Sex, Gender and Social Change in Britain Since 1880

Written by Lesley A. Hall
Review by Claire Cowling

This is a book dealing with wide-ranging and controversial themes within the scope of sex and gender issues in Britain: from sex within marriage to prostitution and sexual violence; from expected monogamy to sexual experimentation and homosexuality; from Victorian venereal disease and abortion to the 1980s AIDS crisis and beyond. The book is particularly clear in pointing out to its readers that despite supposed progress, changes in legislation and perceived liberalism, basic premises have not really changed for women and marginalised communities in all this time.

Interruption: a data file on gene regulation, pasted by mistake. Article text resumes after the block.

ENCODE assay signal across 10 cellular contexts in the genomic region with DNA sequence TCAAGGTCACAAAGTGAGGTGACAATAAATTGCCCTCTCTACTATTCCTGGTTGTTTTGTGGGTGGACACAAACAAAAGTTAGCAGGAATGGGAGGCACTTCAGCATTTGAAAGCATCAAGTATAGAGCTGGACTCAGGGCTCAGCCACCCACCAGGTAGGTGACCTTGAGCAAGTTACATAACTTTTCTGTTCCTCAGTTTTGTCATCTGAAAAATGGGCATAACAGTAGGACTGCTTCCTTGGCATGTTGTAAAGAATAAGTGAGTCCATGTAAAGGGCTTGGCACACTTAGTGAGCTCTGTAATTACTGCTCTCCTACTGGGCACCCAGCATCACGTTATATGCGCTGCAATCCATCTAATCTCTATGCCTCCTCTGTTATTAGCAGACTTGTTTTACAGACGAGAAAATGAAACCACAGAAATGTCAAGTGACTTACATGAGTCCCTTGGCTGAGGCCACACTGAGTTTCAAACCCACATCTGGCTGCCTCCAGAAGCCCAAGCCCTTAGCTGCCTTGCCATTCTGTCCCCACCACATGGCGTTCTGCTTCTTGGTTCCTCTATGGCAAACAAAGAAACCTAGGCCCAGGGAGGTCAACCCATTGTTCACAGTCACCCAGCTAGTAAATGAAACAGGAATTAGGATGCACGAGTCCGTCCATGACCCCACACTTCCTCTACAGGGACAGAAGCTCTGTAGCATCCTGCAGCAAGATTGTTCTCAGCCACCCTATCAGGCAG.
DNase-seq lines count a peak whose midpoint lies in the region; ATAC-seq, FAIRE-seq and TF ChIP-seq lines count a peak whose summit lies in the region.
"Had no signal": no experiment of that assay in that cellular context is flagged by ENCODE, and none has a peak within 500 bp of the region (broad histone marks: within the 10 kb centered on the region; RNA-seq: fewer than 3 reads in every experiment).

Lesley Hall’s extensive knowledge of sex and gender issues enables her to produce an accessible, engaging analysis of the relationship between gender and history in Britain since 1880 (although Victorian Britain of the mid-1800s is included as background). Her book, to my mind, reinforces similar ideas which neo-Victorian novelists have tended to display in their work: we are closer to Victorian Britain than we might care (or want) to imagine.

Overall, this whistlestop tour of sex and gender within a historical timeframe is suitable for the interested general reader, and equally useful text for the academic in its roundup of the major events which have shaped social change in Britain since 1880. Recommended.